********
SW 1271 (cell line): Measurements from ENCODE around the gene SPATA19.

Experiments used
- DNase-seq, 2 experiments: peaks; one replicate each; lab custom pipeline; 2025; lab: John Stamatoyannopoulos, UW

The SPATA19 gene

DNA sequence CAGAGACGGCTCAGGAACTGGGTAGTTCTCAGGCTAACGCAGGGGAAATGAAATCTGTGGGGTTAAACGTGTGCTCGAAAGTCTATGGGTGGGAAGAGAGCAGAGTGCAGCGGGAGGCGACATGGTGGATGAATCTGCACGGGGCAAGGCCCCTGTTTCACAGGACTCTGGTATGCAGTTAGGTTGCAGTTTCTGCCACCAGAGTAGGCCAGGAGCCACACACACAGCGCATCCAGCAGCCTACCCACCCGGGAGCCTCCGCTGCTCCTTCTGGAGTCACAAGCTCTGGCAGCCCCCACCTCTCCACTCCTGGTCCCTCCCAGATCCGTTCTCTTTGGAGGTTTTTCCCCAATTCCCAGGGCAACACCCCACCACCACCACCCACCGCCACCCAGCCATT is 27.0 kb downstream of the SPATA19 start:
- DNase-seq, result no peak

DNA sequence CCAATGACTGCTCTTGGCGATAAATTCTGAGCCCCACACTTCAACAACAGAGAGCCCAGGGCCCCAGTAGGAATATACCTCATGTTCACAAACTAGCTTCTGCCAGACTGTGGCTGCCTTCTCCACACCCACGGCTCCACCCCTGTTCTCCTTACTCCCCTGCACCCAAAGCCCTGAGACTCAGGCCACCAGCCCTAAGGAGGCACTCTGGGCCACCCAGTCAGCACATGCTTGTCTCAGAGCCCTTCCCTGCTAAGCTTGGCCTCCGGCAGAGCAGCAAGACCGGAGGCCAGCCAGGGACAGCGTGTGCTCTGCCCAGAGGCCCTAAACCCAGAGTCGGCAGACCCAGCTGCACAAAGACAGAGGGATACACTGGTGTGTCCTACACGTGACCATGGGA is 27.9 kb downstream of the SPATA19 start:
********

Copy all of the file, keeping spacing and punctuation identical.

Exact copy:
SW 1271 (cell line): Measurements from ENCODE around the gene SPATA19.

Experiments used
- DNase-seq, 2 experiments: peaks; one replicate each; lab custom pipeline; 2025; lab: John Stamatoyannopoulos, UW

The SPATA19 gene

DNA sequence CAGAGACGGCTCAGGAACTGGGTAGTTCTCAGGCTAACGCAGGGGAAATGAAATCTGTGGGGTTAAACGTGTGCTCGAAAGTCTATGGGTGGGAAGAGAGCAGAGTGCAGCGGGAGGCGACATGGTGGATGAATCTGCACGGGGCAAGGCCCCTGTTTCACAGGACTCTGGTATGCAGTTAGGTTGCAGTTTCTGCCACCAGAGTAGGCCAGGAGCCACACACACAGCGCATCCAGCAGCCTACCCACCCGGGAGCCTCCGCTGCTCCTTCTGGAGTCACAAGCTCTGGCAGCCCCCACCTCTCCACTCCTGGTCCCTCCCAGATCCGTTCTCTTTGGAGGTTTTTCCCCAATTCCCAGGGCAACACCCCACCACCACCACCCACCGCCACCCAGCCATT is 27.0 kb downstream of the SPATA19 start:
- DNase-seq, result no peak

DNA sequence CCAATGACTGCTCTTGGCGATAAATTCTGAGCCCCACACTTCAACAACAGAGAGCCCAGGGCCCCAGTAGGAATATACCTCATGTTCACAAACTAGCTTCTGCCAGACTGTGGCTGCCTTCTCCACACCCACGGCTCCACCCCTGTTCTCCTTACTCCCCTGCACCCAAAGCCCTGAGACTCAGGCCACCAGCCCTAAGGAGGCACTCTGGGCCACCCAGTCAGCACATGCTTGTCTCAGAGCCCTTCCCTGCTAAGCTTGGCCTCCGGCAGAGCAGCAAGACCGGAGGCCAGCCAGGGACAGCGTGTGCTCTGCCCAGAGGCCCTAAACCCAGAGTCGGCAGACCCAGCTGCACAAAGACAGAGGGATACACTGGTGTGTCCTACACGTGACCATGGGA is 27.9 kb downstream of the SPATA19 start: